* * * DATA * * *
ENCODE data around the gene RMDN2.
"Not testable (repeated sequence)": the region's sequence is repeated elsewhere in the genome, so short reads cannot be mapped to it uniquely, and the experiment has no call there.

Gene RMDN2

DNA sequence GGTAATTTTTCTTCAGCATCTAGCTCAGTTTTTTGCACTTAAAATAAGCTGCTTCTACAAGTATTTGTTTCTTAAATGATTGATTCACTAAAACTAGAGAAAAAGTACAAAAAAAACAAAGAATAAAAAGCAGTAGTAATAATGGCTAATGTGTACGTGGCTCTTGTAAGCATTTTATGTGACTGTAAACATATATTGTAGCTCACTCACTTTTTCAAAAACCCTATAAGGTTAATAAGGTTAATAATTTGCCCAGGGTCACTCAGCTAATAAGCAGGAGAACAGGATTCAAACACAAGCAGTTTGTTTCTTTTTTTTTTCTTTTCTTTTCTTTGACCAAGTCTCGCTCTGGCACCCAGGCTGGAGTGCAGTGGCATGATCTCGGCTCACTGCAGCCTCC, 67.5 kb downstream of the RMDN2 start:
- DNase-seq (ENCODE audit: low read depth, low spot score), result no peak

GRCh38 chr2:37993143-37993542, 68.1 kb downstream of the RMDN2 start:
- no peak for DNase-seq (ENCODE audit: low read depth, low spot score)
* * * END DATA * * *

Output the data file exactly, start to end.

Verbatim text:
ENCODE data around the gene RMDN2.
"Not testable (repeated sequence)": the region's sequence is repeated elsewhere in the genome, so short reads cannot be mapped to it uniquely, and the experiment has no call there.

Gene RMDN2

DNA sequence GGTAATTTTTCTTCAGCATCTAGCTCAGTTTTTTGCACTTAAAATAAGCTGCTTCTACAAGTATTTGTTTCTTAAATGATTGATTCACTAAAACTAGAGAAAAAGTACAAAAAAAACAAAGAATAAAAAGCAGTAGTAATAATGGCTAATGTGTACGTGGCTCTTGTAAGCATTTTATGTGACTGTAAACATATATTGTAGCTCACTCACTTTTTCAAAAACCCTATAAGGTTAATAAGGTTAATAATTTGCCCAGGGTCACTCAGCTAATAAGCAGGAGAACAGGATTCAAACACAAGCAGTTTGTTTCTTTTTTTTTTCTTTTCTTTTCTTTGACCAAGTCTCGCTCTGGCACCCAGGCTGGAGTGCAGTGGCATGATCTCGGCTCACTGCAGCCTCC, 67.5 kb downstream of the RMDN2 start:
- DNase-seq (ENCODE audit: low read depth, low spot score), result no peak

GRCh38 chr2:37993143-37993542, 68.1 kb downstream of the RMDN2 start:
- no peak for DNase-seq (ENCODE audit: low read depth, low spot score)